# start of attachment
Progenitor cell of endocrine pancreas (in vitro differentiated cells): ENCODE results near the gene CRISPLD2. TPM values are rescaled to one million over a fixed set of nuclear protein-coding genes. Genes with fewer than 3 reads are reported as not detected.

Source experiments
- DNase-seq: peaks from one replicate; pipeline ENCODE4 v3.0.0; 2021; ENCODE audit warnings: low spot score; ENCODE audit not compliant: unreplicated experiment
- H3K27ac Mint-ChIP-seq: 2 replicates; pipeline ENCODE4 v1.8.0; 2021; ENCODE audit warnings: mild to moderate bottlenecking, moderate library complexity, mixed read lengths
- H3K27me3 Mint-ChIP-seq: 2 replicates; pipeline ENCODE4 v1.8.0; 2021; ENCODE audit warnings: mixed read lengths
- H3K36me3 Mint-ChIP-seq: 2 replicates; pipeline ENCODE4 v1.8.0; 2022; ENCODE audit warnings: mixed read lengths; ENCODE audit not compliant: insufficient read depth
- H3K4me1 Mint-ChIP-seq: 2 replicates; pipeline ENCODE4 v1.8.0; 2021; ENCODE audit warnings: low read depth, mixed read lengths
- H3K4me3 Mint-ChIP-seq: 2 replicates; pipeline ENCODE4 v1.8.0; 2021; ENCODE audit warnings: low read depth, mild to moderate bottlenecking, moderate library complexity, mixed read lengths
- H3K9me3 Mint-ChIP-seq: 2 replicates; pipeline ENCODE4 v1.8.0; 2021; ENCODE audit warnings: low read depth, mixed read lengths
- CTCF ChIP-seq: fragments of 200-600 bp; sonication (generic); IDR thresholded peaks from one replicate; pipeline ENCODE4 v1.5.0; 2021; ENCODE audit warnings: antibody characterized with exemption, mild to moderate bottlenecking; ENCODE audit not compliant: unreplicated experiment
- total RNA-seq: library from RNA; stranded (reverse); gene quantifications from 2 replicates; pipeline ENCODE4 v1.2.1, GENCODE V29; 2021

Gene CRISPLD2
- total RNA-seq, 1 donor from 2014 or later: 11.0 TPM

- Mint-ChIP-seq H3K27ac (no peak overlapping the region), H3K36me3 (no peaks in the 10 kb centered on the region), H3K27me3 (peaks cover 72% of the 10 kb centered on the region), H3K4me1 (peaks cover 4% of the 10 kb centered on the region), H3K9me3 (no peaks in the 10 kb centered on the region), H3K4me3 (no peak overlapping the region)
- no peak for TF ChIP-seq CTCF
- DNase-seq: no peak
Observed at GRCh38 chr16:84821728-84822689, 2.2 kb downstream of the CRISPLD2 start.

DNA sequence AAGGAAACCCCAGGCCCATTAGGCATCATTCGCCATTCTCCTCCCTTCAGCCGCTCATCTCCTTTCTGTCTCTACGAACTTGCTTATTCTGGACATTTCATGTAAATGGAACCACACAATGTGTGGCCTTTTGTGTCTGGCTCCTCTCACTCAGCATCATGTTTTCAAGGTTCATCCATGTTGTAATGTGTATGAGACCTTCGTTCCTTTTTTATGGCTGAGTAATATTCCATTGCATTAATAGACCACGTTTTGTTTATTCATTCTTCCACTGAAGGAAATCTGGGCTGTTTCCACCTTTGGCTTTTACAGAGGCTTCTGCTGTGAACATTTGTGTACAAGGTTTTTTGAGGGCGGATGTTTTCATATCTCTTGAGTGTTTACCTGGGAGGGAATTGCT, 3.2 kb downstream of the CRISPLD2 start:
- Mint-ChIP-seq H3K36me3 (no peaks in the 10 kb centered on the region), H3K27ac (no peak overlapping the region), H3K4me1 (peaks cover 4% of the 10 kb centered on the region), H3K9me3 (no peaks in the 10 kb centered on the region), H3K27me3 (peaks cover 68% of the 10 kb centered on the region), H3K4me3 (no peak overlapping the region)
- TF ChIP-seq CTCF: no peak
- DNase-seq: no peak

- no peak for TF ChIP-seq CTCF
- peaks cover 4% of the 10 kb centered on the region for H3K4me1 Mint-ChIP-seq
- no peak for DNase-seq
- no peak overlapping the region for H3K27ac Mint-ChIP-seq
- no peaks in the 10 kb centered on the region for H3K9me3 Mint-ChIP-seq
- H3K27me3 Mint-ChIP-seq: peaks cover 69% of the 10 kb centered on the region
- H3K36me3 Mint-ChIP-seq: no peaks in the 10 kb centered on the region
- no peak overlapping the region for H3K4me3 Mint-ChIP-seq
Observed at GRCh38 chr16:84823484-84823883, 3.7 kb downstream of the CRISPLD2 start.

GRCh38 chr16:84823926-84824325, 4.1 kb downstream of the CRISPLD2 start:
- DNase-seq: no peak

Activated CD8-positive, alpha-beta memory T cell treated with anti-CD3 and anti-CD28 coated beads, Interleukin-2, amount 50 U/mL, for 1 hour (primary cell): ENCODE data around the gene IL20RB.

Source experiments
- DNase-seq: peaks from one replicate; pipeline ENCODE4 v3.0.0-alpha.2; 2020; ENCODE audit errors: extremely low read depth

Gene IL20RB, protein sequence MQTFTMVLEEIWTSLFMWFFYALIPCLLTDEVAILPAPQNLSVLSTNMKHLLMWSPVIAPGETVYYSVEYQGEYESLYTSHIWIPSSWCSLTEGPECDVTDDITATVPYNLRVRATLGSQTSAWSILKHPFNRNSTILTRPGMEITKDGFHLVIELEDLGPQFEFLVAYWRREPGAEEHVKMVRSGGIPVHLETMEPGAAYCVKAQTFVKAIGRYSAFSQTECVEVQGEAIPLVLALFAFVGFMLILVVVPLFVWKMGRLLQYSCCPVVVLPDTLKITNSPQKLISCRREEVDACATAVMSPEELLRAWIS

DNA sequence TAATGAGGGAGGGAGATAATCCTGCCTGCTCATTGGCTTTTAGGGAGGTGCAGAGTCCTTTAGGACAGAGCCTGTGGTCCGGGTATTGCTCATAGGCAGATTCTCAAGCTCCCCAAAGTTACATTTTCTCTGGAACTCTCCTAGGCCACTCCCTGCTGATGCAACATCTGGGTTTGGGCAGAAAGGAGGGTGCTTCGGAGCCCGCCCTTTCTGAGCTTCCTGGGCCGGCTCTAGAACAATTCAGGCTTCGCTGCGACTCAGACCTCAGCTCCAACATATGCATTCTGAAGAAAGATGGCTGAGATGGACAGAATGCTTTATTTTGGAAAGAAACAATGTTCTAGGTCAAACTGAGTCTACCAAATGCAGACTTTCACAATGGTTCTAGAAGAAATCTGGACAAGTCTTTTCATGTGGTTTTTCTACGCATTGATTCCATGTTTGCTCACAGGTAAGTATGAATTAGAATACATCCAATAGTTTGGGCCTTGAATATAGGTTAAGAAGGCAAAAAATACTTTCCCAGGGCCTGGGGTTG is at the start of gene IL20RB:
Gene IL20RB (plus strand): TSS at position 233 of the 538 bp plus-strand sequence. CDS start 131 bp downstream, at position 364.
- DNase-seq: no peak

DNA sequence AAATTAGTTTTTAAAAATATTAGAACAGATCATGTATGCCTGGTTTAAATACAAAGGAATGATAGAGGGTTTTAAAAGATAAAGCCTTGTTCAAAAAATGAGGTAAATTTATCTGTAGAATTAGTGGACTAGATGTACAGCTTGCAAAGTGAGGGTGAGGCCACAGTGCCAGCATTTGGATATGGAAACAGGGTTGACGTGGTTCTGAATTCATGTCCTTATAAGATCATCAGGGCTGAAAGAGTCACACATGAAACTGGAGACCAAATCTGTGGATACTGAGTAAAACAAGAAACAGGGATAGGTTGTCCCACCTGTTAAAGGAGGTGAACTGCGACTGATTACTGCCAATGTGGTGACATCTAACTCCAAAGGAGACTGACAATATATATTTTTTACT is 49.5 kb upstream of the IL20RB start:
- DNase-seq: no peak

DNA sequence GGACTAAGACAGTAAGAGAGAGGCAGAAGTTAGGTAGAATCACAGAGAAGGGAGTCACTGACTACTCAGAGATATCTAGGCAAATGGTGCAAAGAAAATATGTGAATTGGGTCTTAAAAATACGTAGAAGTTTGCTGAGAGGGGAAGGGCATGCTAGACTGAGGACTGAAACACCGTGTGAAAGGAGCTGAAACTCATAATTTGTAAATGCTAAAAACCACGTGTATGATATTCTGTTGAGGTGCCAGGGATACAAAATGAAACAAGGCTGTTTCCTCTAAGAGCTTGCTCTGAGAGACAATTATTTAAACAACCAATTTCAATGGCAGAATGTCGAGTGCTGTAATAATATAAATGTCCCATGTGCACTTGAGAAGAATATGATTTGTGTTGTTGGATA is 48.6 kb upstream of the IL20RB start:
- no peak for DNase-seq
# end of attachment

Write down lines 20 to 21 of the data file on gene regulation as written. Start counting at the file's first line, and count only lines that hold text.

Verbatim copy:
- TF ChIP-seq CTCF: no peak
- DNase-seq: no peak